Intestinal Ostomies: The Role of a Nurse and the Vital Aspects of Essential Care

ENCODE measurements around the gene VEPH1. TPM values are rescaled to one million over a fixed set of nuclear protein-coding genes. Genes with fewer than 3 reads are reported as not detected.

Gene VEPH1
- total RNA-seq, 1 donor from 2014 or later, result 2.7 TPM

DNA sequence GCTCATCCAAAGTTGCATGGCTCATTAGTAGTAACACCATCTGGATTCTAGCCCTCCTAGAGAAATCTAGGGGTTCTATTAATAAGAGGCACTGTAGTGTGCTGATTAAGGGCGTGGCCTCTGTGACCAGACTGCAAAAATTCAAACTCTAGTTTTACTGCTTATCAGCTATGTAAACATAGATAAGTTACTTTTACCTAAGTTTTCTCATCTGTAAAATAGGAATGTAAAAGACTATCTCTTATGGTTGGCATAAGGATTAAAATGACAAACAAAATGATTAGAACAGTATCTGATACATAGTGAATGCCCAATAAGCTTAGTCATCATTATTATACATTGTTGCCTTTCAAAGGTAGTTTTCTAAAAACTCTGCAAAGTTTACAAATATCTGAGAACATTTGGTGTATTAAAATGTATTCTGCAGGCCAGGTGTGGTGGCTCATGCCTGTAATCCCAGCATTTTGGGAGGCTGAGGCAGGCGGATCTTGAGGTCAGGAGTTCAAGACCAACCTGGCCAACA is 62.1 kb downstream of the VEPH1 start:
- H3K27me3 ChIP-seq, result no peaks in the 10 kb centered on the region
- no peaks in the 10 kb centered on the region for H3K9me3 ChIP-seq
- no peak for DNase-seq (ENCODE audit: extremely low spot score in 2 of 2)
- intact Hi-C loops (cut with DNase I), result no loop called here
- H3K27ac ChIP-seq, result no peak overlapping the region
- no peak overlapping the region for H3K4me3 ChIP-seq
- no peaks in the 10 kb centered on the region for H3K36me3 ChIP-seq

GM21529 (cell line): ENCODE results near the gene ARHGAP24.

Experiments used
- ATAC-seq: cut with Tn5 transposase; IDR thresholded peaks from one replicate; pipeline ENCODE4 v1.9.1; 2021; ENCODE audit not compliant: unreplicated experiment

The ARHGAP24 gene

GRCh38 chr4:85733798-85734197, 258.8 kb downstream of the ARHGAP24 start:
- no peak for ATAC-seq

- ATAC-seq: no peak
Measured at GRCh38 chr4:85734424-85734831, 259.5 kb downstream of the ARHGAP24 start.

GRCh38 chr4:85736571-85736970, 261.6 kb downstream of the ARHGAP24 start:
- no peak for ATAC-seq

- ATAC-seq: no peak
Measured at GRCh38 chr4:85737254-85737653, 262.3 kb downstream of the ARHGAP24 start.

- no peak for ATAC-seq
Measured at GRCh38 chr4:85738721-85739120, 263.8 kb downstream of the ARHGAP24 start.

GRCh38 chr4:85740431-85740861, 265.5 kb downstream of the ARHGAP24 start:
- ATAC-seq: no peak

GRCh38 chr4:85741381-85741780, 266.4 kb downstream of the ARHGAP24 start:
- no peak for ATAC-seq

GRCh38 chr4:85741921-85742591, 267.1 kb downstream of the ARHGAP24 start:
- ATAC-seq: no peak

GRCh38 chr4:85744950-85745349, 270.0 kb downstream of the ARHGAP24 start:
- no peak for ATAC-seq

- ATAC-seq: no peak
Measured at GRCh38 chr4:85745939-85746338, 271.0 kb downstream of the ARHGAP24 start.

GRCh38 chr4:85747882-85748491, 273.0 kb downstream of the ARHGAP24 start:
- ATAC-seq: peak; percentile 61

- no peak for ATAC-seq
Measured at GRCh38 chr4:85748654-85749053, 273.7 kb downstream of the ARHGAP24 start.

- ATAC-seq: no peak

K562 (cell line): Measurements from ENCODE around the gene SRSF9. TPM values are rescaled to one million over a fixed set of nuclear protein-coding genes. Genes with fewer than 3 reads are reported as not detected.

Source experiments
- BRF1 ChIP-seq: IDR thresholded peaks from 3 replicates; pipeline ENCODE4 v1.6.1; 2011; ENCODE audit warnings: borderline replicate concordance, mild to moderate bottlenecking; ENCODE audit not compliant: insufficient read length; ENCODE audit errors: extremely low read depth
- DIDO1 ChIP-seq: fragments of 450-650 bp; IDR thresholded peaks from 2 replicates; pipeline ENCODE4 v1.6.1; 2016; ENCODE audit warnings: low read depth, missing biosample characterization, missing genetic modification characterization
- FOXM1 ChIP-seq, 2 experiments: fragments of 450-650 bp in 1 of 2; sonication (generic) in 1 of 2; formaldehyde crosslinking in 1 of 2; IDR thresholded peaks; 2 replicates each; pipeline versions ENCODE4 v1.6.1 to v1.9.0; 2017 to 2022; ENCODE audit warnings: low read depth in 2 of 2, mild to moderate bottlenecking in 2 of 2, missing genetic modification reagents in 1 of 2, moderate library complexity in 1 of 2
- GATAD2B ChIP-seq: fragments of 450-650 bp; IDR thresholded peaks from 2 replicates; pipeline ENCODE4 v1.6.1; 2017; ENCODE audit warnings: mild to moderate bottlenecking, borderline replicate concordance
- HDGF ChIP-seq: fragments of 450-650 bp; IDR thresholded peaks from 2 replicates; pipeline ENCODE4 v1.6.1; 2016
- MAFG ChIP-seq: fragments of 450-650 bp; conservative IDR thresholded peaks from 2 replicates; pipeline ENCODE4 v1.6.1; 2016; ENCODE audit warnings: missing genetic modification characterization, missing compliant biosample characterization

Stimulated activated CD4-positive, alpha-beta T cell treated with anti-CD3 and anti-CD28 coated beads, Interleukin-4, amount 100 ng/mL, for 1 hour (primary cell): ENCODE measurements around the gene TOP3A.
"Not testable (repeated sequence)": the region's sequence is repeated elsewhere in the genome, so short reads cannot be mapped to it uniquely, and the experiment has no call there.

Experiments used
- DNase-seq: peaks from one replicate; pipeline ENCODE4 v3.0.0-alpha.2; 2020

An intestinal ostomy is a surgical procedure performed on the intestine to create of an opening through the abdominal wall, temporarily or permanently, to reduce the pressure in the intestine and to excrete the feces above the point of a bowel obstruction, to prevent the feces from passing through an anastomosis site, or to divert enteric contents in patients who have anastomosis insufficiency after the removal of a cancerous tumor. Post intestinal ostomy surgery, most patients face physiological changes related to fecal excretion which affects the patients and their families, resulting in a decrease in their quality of life. Therefore, essential care for these changes should be included during the pre- and post-operational periods of care to ensure effective nursing outcomes for the patients in the following areas: the operational safety; psychological, emotional and social needs response; ability to self-care; and optimal quality of life. Nurses should recognize and understand the indications, classifications, and complications related to an intestinal ostomy, the related physiological changes related to fecal excretion and its effects on the patients: the nurse’s roles; and the essential aspects of ostomy care. This academic article presents the vital aspects essential to effectively caring for patients having ostomy based on a review of literature and the authors’ experience.